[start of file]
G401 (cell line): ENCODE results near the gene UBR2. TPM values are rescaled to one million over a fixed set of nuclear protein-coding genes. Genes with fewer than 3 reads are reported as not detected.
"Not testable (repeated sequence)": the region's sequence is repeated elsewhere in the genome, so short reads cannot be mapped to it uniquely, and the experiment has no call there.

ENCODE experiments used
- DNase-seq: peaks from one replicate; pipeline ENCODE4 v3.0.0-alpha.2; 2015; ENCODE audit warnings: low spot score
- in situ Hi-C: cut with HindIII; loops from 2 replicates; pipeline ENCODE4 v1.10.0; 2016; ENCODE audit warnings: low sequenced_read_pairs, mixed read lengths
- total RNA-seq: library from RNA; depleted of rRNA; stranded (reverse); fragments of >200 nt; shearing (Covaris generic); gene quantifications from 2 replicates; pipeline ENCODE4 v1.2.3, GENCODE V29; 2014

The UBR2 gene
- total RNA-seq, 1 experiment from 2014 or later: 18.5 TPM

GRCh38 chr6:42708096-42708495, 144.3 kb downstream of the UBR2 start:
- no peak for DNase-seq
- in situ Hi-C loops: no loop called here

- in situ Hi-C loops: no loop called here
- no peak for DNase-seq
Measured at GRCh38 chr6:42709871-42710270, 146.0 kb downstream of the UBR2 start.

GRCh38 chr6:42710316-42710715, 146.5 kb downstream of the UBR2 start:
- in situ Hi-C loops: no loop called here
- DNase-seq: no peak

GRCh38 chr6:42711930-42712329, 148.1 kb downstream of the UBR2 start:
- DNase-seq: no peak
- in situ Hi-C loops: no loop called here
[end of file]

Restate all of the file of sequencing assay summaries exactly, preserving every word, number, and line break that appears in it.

G401 (cell line): ENCODE results near the gene UBR2. TPM values are rescaled to one million over a fixed set of nuclear protein-coding genes. Genes with fewer than 3 reads are reported as not detected.
"Not testable (repeated sequence)": the region's sequence is repeated elsewhere in the genome, so short reads cannot be mapped to it uniquely, and the experiment has no call there.

ENCODE experiments used
- DNase-seq: peaks from one replicate; pipeline ENCODE4 v3.0.0-alpha.2; 2015; ENCODE audit warnings: low spot score
- in situ Hi-C: cut with HindIII; loops from 2 replicates; pipeline ENCODE4 v1.10.0; 2016; ENCODE audit warnings: low sequenced_read_pairs, mixed read lengths
- total RNA-seq: library from RNA; depleted of rRNA; stranded (reverse); fragments of >200 nt; shearing (Covaris generic); gene quantifications from 2 replicates; pipeline ENCODE4 v1.2.3, GENCODE V29; 2014

The UBR2 gene
- total RNA-seq, 1 experiment from 2014 or later: 18.5 TPM

GRCh38 chr6:42708096-42708495, 144.3 kb downstream of the UBR2 start:
- no peak for DNase-seq
- in situ Hi-C loops: no loop called here

- in situ Hi-C loops: no loop called here
- no peak for DNase-seq
Measured at GRCh38 chr6:42709871-42710270, 146.0 kb downstream of the UBR2 start.

GRCh38 chr6:42710316-42710715, 146.5 kb downstream of the UBR2 start:
- in situ Hi-C loops: no loop called here
- DNase-seq: no peak

GRCh38 chr6:42711930-42712329, 148.1 kb downstream of the UBR2 start:
- DNase-seq: no peak
- in situ Hi-C loops: no loop called here